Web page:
Film Review: Escape from Mogadishu

Han and Kang

Much has been written and filmed about the way the USA and USSR used third countries in order to play out their proxy battles during the Cold War. For decades, almost every single conflict in South America, Africa or Asia had this extra political element. Funded, trained and provisioned by one or both of the superpowers. However, they were not always alone in their meddling. Escape from Mogadishu tells an almost fantastical story.

In the early 1990s, North and South Korea are vying for admission into the United Nations. Africa had become a major battleground for both countries as realistically the votes from members on this continent will be vital. Ambassador Han (Kim Yoon-seok) and intelligence officer Hang (In-Sung Jo) do their best to court the Somali government at the behest of Seoul but they keep finding their approaches rebuffed and thwarted. When civil war breaks out, they have a difficult choice to make.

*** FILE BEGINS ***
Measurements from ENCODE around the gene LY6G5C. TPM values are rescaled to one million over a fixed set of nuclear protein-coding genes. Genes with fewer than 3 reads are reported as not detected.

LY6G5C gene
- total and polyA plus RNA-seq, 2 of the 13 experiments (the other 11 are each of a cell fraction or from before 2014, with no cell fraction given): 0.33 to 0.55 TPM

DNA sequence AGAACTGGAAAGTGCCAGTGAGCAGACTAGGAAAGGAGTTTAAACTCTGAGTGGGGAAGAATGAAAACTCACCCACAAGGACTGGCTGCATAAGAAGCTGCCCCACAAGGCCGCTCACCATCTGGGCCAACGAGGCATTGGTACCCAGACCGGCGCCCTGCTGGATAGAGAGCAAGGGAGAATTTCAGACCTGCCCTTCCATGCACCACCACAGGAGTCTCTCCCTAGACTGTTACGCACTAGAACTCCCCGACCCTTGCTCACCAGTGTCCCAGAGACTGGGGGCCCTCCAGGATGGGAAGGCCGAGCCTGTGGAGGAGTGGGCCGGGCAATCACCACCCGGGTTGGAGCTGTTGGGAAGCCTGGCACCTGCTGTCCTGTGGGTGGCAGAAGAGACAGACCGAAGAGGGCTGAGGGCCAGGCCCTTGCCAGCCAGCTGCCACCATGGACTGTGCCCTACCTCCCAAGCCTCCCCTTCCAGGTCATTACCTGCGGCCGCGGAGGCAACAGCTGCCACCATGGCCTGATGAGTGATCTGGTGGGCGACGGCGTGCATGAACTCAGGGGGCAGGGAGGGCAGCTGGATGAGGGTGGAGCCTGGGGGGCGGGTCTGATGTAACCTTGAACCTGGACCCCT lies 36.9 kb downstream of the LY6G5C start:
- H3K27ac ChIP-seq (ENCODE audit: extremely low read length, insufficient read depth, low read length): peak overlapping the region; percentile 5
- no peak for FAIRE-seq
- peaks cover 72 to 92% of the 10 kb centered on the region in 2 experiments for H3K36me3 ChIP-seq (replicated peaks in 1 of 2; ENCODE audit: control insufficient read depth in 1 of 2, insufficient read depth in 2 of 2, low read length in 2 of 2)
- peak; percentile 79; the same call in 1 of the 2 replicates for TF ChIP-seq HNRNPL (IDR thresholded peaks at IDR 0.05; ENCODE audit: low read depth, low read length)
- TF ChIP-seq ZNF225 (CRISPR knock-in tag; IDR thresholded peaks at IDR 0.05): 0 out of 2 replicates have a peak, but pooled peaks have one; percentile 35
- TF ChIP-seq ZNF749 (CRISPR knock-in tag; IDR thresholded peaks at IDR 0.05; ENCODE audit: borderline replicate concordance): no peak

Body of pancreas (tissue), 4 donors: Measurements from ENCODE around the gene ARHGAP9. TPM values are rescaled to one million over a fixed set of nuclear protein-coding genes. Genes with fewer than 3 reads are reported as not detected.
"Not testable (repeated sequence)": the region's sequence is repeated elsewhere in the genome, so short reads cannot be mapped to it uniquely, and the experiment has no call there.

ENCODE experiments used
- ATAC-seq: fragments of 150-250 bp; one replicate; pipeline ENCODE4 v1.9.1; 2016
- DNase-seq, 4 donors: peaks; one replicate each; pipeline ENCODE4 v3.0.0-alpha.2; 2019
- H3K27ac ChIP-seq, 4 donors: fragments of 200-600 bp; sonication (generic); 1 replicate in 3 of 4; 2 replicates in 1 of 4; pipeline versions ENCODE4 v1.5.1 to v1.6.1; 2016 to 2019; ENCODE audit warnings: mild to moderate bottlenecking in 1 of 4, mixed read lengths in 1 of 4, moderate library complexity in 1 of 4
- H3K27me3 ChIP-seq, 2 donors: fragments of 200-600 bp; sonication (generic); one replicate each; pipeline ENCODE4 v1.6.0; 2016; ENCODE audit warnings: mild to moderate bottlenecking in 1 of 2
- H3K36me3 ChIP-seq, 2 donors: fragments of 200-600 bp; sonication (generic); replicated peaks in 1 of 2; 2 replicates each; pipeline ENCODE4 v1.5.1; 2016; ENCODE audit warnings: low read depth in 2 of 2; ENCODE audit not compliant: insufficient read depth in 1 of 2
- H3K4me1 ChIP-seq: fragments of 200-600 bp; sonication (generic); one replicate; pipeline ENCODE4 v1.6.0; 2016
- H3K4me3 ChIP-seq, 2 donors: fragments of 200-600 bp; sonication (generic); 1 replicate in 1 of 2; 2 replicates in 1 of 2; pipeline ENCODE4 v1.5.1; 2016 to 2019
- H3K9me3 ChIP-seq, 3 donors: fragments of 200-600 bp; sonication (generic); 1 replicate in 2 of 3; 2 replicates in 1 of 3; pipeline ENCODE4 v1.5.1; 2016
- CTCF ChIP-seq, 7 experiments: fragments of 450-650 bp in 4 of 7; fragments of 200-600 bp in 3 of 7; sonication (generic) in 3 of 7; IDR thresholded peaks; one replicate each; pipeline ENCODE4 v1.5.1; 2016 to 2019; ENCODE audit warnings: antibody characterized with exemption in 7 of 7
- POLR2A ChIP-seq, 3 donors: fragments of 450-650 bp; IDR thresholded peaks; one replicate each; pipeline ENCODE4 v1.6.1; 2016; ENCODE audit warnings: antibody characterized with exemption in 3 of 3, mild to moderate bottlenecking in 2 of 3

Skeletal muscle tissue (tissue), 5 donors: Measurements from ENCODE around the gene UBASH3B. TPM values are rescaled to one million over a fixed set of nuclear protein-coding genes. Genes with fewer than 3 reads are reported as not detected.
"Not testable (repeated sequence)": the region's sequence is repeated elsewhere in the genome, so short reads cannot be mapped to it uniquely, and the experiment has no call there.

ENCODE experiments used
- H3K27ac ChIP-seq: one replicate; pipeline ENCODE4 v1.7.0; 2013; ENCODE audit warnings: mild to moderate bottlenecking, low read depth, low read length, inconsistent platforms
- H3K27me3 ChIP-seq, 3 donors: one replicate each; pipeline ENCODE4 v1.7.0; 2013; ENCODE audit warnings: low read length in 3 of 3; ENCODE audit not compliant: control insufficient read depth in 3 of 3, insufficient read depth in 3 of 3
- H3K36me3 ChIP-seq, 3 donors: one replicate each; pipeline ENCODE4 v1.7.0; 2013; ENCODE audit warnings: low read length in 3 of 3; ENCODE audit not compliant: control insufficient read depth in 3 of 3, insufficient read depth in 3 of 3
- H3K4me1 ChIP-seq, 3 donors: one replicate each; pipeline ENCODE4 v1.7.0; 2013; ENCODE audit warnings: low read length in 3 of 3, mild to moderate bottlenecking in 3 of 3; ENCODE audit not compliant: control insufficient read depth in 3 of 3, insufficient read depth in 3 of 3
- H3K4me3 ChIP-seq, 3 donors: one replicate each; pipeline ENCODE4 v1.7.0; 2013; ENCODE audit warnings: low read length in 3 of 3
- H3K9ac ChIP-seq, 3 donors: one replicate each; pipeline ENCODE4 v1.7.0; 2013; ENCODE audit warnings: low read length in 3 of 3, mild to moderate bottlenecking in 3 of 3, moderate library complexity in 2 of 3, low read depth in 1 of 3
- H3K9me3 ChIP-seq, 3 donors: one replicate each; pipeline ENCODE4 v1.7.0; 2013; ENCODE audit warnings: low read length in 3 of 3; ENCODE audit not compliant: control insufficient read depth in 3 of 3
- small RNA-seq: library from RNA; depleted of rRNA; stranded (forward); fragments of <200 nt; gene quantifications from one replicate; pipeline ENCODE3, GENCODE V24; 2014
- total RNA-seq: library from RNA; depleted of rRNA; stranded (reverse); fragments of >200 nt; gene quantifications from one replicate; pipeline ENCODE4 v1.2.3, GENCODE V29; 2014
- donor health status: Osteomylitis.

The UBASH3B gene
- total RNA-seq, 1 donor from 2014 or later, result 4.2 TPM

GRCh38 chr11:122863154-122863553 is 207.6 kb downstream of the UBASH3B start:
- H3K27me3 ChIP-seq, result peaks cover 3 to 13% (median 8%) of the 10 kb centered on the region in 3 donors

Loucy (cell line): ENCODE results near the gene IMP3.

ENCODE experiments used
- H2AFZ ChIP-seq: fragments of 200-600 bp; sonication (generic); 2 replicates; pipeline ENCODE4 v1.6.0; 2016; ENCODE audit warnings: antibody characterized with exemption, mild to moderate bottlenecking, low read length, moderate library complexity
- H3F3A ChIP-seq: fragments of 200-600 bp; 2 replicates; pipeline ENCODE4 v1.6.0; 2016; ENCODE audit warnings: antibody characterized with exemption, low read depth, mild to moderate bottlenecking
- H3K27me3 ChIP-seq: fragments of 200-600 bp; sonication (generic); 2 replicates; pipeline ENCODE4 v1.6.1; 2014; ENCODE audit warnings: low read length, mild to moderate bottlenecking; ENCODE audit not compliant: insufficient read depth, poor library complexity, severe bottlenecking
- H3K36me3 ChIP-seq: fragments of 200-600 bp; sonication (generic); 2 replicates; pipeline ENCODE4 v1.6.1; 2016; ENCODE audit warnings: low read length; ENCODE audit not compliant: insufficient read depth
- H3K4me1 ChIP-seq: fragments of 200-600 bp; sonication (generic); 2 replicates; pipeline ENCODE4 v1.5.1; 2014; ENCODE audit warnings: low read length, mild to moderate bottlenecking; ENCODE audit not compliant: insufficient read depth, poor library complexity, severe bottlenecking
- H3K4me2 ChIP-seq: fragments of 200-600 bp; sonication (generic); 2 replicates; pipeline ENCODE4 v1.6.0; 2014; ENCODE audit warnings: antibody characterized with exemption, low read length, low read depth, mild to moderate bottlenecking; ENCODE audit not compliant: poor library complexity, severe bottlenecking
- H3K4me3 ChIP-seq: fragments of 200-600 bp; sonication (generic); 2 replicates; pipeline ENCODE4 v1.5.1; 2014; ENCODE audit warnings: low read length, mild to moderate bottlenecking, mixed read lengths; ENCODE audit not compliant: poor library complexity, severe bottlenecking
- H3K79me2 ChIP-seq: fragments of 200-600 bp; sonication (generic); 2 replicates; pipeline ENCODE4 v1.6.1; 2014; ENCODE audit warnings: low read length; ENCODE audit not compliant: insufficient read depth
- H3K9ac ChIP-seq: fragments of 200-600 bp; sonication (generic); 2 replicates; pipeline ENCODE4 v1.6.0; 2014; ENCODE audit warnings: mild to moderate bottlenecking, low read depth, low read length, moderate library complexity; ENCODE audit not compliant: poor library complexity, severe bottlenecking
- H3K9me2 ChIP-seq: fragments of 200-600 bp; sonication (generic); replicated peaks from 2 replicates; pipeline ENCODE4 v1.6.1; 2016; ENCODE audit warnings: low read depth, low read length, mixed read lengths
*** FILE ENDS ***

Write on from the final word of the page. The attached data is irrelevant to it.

Based on real events, Escape from Mogadishu is a full-throttle action-thriller with a big heart. Meshing the political intrigues of the time with playful comedy, Seung-wan Ryu’s film takes the audience right into the heart of the conflict. This is where it excels and there’s a sequence towards the end which is unlikely to be surpassed in cinemas this year. Escape from Mogadishu is a period blockbuster that delivers on all fronts.

Escape from Mogadishu will be in UK cinemas and on Digital from 25 March.

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